It’s All About the Experience

Why a great customer experience matters, even if you’re selling widgets


With the advent of digitalization, our experiences as consumers have reached a whole new level.  You know exactly when to turn on the porch light for the pizza guy, you can have Fluffy’s kibble delivered to the same porch the next day and you can even get insurance quotes from a cockney reptile from the comfort of your favorite arm chair.


Yet when you look at the customer experience in business-to-business, especially for industrial products and services, it’s like stepping into the dark ages.  Websites often function as a product brochure, with a white paper thrown in here and there.  While it’s true that decisions in this area are more rational, decision-makers are still humans and they still appreciate a great experience.  They are the same individuals watching their pizza progress from the oven to the delivery guy and this shapes their expectations of a great customer experience.


I’m not just talking about digital experiences, either.  eCommerce platforms can come with a hefty price tag and steep learning curve, but there are other elements of the experience that don’t. For instance, good old-fashioned analog elements, like following up with a customer to see if they are happy with their solution.


In my role as an insights expert, I interview many business decision makers.  If I had a dollar for every time poor customer experience came up as a pain point, I wouldn’t be typing this from the middle seat at the back of the plane.  This includes the basics like not returning phone calls, messing up billing and not communicating when there are lead time issues.  It’s all about being easy to do business with.


The good news is that there is a lot of upside potential.  So if you are looking for a differentiated value proposition, take a good look at the experience at every customer touch point.  Your customers will thank you.

Are You Too Smart To Be Great?

The best executives aren’t too smart for their own good.


Have you ever worked for the smartest guy in the room?

I don’t mean literally, I mean figuratively…as in he thought he was the smartest guy in the room, and so he disregarded good counsel constantly.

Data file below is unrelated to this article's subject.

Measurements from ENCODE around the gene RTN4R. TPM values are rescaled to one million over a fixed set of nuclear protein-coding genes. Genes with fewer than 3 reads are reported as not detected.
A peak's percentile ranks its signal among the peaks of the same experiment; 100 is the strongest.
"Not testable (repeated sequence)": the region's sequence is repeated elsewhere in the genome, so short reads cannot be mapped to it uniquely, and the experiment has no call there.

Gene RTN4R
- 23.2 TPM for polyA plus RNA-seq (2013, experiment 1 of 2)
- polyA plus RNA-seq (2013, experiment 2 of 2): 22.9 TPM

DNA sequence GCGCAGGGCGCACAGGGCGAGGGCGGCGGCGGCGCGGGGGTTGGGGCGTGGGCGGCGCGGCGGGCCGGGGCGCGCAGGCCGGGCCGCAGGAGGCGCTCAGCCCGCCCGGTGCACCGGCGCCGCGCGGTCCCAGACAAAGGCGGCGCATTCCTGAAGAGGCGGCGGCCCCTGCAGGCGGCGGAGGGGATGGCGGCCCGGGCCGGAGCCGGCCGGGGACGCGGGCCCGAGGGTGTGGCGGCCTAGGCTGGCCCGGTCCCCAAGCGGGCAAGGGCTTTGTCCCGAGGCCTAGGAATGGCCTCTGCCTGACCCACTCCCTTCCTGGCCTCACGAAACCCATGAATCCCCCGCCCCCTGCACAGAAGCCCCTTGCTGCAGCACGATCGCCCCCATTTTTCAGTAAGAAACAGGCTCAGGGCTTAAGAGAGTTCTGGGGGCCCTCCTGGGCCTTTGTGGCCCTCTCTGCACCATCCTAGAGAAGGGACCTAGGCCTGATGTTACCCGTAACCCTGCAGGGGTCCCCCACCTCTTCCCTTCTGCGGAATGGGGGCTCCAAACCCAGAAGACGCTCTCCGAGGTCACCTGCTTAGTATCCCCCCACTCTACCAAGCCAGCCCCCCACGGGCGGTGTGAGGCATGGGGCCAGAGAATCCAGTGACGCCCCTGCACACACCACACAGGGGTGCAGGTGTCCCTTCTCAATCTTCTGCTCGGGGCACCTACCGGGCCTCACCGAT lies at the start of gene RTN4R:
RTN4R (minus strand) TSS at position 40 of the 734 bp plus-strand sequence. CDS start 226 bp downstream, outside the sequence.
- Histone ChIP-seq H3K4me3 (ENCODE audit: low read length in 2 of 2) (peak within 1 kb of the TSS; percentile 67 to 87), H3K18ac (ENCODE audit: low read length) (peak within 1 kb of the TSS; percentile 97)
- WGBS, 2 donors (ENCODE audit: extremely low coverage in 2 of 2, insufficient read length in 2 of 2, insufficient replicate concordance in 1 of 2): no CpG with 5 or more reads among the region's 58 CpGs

There’s a segment of leaders out there who got where they are by bringing a lot of horsepower to bear.  They got there by answering the question.  They got there by making A’s on tests and getting the top grade in the class.

And, on the way?  They lose their ability to be good executives.

I once worked near a senior executive who was an insufferable, arrogant boor to everyone around him. He wasn’t a boor in the “gets drunk and makes off-color jokes” fashion.  He was a boor in the “don’t even bother to argue with him” fashion.  He was the smartest guy in the room, even when it was demonstrable on the facts that he was not, in fact, right.  This habit–one of being always certain but only sometimes correct–drove people away from him until he lost all effectiveness.

In my 4 lives as an investment analyst, a “big firm” management consultant, a corporate executive, and now a boutique strategic partner, I’ve witnessed the foibles of dozens of senior and chief executives up close (not to mention my own).  And, given that experience, I think being too smart is a tremendous hindrance to effectiveness.

Why?  Let me count the ways.

First, executives who are too smart for their own good tend not to delegate.  Why? Well, nobody else is smart enough to get the job done right.  Executives, by definition, have to drive organizations. Being too smart to delegate is a killer.  This does not mean that they necessarily micromanage…they just don’t give freedom to their less smart underlings.

Second (and only slightly less bad), too smart executives tend to try to delegate via control and process.  They institute “simple” processes that muck up management culture and drive people who aren’t so smart absolutely crazy.  The next time you wonder why your TPS reports have to have three covers on them, you will think about the executive who is too smart.

Third, and building off that point, executives who are too smart tend to overcomplicate.  This is especially true in today’s data rich and insight poor environment.  The too smart executive wants to study more, build in that extra variable to the model, vet and validate assumptions, and generally create intellectual friction.  They drive complication.  The worst of them drive complication and then ask their teams why things are so complicated.  It’s exhausting.  Watch out for the executive who always orders studies and never makes decisions.  He’s probably an over-complicator.

Fourth, and final for the purpose of this post, the too smart executive runs the risk of being dismissive of outsiders.  I watched one C-level executive consistently disregard questions and encouragements from his board.  The board “just didn’t get it.”  A slightly less smart executive learns to take it all in.

And, my friends, that may be the key to this post:  Listening.  Executives who are smart enough learn to listen to outsiders, insiders, superiors, subordinates, and others.  They listen for signs that their own intellect may be getting in the way.

Go out there and be smart…but not too smart.